In the end, the imagining of Turaqistan seems more racist and stereotyping of Central Asia than offering any kind of insight into war. Just as it lambasts American cultural imperialism, it enacts its own, and there’s no claims of irony that can forgive that miscue.
What’s Interesting About It
The film is in its essence, a kind of self-flagellation by Gen-X, over the war. The film in its structure is a re-run of ‘Grosse Pointe Blank’. Cusack is a reluctant hitman on a job. He seeks some solace from the brutality of his job. Meets a girl. decides that it gives him the impetus to quit. Turns out his target is not who he really wants to kill – he wants to kill his handler instead.
Dan Aykoryd makes an appearance, this time not as the rival hitman but his client. Instead, Ben Kingsley steps in to play the handler who he has to kill twice in the course of the film. Joan Cusack reprises herself role as the emotionally stunted assistant and Marisa Tomei steps in as the love interest. In the process we see all the things that worked well for ‘Grosse Pointe Blank’ fail miserably.
What made ‘Grosse Pointe Blank’ so good was how the sense of irony spilled out from a decidedly subjective sense of history. The hitman was a Gen-X guy. His roots were in suburbia that oozed complacency and yet the spirit was so restless. All of that was against the backdrop of a very sunny Clintonian 90’s.
In ‘War Inc.’ we find the same restless spirit slap bang up against the GWB Naughties, where the sense of fun has devolved into a gallows laugh, where ironic detachment is no longer quite enough to stand apart. In a sense, the film is trying to take a side against war itself but its protagonist is a hitman. It can’t relinquish violence as readily as it relinquishes ideology. And that’s interesting because we’re all living the very real nightmare wars right now. We’re just lucky enough not to be there in Iraq or Afghanistan. The ironic distance we can generate is simply the same distance that lies between where we sit and those countries.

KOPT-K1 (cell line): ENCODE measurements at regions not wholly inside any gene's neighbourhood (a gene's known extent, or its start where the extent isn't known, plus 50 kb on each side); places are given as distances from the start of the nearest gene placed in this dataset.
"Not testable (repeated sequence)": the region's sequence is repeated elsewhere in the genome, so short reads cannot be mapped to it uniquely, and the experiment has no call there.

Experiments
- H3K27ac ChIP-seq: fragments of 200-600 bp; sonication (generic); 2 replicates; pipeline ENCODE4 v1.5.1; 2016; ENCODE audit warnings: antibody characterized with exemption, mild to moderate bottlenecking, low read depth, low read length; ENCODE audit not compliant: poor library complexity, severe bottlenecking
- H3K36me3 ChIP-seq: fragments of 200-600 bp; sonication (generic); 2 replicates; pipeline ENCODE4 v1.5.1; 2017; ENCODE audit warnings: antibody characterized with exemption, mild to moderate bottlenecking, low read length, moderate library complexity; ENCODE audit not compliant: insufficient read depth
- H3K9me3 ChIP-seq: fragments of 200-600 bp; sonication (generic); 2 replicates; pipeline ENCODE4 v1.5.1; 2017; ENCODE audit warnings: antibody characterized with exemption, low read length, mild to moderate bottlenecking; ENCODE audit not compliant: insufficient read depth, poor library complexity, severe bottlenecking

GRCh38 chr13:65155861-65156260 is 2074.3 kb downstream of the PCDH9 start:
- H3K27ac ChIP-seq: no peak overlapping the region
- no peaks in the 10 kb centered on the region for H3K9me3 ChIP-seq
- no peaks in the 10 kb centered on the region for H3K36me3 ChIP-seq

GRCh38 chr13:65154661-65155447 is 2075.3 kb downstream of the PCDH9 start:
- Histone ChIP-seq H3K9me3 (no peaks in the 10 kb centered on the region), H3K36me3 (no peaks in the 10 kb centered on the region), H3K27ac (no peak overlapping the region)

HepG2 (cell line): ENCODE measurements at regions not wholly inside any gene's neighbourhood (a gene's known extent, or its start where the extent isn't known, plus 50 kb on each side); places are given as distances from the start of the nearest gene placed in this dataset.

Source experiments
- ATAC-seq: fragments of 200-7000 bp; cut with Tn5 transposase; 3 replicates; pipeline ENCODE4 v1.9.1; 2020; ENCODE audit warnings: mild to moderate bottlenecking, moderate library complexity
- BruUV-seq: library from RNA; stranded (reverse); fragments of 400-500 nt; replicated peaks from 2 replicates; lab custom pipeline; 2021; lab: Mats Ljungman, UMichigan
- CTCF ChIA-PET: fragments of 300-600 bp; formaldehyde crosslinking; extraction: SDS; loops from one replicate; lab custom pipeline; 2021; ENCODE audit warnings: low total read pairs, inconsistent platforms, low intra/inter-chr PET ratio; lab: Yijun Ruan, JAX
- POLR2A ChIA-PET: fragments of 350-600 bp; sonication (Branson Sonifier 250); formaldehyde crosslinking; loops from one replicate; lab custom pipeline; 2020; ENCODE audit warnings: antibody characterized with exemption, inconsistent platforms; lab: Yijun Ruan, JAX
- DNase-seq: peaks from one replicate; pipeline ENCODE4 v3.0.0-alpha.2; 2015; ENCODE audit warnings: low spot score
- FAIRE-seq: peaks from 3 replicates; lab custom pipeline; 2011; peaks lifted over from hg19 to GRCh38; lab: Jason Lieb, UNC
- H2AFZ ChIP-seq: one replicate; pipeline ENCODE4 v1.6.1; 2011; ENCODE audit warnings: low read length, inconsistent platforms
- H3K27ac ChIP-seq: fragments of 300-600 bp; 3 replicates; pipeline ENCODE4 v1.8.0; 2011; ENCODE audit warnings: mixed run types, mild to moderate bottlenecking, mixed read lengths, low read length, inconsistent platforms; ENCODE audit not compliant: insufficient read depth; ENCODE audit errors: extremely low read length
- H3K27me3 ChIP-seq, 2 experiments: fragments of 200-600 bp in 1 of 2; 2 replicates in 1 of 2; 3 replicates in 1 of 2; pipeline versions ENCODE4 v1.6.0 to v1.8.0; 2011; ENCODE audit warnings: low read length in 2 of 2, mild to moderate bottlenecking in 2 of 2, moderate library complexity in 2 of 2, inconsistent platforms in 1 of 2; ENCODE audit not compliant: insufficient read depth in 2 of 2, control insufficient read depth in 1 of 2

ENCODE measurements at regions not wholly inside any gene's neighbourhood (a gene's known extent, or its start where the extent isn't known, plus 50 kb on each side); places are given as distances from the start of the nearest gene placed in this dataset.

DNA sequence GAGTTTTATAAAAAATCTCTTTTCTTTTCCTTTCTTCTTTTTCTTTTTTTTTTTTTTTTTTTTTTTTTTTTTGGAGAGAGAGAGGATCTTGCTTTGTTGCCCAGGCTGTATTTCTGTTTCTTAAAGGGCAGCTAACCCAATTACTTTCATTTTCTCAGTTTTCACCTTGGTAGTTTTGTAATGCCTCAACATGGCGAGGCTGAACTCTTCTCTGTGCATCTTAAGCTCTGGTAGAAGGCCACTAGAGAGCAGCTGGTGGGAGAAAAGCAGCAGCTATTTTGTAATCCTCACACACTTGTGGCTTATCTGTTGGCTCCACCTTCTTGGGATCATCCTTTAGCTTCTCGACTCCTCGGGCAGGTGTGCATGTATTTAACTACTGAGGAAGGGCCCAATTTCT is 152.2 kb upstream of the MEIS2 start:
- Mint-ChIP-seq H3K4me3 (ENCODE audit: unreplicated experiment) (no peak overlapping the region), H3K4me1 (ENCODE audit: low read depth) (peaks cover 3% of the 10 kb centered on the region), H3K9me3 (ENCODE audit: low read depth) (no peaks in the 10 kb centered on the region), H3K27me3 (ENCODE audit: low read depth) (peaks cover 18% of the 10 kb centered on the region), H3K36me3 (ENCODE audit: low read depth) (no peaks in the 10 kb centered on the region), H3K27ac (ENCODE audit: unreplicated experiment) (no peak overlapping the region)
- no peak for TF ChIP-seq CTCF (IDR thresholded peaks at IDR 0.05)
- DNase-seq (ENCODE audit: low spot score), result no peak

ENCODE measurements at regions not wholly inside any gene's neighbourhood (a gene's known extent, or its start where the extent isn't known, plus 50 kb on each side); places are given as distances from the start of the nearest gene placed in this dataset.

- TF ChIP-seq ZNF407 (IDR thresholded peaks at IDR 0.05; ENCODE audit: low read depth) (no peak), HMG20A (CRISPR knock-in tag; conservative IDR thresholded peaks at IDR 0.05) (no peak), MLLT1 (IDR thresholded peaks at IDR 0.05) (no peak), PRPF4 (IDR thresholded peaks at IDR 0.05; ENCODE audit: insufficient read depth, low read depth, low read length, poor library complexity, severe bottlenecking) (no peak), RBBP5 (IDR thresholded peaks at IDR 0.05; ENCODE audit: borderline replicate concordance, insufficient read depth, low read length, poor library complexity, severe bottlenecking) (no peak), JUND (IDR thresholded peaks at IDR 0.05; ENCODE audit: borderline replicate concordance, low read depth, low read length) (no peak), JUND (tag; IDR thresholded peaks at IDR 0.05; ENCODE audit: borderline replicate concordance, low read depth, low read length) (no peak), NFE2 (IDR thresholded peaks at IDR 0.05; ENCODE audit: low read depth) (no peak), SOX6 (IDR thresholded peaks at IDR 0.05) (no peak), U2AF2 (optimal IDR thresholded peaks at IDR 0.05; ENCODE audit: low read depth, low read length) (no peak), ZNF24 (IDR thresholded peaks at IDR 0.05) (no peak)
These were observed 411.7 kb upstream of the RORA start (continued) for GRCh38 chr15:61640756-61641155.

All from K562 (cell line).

In that sense, there’s a real desperation to this production that is palpable. It is as if Cusack and his troupe are desperately trying to find some answers as they go for the things that worked in the past, and failing. Are ‘getting the girl’ or ‘re-uniting the family’ structures enough of a story to critique a heavily post-modern war? Is the film media strong enough to take on the tidal wave of other news media operating as spin? If anything this film shows just how quaint film is in the scheme of media.
Ten years on from ‘Grosse Pointe Blank’, Gen-X is being asked to step up and somehow we’re all oddly failing. The self-reflexive, heavily subjective sense of self can’t shake the posturing to come at a straight anti-war or Pro-War position. This isn’t the Vietnam generation at all. There’s too much awareness of interests – both national and self – to do that. Instead, it grumbles and goes to work, even if it is dirty work. I doubt Baby boomers would take kindly to this film where principles are sacrificed readily, but the conscience is not. Let’s face it, Oliver Stone wouldn’t make this film. However it is possible this conscience of Gen-X made the difference in voting in Barack Obama.
Maybe in 5-10years we would understand this film and by extension 2008, even more. Right now, it looks like its flailing about in the dark, probing for a light switch.